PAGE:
As part of its rulemaking process to amend a trade regulation rule, the FTC issued a report on its October 2011 proposed amendments to the Mail or Telephone Order Merchandise Rule ("the Rule"). The report explains the FTC's four proposed amendments to the Rule, analyzes the comments received by the FTC after publishing the proposed amendments, and recommends that the Commission vote to approve the October 2011 proposed changes to the Rule. The FTC's four proposed changes from October 2011 serve to clarify the scope of the Rule and refine sellers' obligations in certain situations. First, the proposed changes would clarify that the Rule applies to all Internet orders, not simply to Internet orders placed through the telephone—i.e., via dial-up Internet. Based on this change, the FTC proposes changing the name of the rule to the "Mail, Internet, or Telephone Order Merchandise Rule." Second, the proposed amendments would permit sellers to provide refunds and refund notices by any means at least as fast and reliable as first-class mail. Prior iterations of the Rule required refunds and notices of refunds to be furnished by first-class mail. Third, the amended Rule would create specific requirements for sellers when buyers use methods of payment other than by cash, check, money order, or credit. Under the changes, the Rule would require sellers to make prompt refunds for other payment methods—known as "non-enumerated payment methods"—by either reversing the payments or sending cash, check, or money order to the buyer within seven working days. Finally, as with the third change listed above, the FTC recommends requiring sellers to process third-party credit card refunds within seven working days of a buyer's right to a refund vesting. The FTC proposed this final change to bring the requirements for refunding third-party credit card payments in line with the proposed change for refunding non-enumerated payment methods.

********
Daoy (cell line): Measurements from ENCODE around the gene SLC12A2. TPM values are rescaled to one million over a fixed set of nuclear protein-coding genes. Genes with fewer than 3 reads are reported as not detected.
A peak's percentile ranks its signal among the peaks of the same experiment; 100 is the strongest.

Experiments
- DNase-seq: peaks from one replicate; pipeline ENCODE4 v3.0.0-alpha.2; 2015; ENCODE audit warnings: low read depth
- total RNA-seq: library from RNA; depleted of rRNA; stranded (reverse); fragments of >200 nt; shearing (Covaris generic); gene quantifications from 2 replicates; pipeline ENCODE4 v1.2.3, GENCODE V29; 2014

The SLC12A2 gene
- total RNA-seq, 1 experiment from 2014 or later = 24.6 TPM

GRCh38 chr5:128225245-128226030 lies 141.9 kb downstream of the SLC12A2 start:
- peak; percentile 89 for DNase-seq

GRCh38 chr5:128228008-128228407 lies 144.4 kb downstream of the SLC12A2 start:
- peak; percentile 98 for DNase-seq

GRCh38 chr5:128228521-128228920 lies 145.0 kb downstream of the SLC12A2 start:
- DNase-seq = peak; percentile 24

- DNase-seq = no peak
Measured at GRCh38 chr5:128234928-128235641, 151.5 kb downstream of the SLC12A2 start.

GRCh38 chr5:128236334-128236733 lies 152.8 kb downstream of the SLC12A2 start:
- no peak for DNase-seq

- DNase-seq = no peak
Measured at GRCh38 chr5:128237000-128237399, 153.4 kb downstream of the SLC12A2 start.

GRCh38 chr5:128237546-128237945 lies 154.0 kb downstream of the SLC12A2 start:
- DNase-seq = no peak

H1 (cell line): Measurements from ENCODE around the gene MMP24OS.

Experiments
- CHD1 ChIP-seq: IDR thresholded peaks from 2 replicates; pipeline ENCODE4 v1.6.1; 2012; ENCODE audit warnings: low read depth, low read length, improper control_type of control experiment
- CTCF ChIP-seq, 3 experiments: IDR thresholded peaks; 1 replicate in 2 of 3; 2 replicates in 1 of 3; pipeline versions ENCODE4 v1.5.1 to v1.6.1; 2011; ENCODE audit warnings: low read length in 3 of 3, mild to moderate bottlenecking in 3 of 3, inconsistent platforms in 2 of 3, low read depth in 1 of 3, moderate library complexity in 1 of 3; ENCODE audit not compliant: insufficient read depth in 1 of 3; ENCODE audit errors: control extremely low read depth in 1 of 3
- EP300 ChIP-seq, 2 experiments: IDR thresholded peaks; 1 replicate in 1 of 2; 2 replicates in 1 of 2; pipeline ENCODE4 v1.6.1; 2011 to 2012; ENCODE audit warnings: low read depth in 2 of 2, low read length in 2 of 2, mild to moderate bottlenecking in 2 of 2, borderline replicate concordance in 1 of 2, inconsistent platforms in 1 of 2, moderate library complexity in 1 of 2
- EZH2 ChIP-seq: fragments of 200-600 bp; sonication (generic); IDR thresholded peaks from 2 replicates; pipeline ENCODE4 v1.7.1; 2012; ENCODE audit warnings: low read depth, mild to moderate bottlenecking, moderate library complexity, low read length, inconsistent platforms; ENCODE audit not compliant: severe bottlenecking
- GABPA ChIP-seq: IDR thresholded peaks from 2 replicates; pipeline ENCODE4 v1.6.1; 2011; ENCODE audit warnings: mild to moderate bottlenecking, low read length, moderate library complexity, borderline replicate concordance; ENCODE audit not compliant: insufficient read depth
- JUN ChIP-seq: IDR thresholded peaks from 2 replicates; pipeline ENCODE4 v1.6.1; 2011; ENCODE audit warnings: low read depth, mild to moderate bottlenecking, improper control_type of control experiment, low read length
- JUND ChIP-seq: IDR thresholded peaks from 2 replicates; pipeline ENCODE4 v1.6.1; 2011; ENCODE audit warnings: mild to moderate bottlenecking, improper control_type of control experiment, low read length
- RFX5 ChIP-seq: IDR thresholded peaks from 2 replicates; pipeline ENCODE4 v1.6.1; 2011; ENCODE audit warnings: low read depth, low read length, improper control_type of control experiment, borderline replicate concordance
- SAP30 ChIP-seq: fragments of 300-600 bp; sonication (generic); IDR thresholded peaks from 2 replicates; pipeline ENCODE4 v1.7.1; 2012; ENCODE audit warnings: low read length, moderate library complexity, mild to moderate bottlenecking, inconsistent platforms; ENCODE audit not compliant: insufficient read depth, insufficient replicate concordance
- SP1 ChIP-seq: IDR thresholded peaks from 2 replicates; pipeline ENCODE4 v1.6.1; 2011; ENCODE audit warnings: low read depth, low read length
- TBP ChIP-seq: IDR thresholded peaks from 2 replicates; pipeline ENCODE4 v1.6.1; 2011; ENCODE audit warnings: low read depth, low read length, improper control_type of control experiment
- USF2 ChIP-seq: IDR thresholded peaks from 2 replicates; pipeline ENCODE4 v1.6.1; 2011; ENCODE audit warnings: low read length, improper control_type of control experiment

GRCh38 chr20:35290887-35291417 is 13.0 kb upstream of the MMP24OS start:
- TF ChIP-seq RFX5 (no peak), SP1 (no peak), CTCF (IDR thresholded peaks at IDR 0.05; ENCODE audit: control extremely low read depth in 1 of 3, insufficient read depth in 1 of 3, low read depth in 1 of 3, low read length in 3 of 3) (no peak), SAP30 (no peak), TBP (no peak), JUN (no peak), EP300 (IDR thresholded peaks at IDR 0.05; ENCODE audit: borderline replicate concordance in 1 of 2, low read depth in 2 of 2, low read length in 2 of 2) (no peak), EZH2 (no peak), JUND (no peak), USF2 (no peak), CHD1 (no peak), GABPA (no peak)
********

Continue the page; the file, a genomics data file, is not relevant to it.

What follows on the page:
TIP: We expect these changes to the Mail or Telephone Order Merchandise Rule to be accepted by the Commission and to take effect within the next 6-12 months.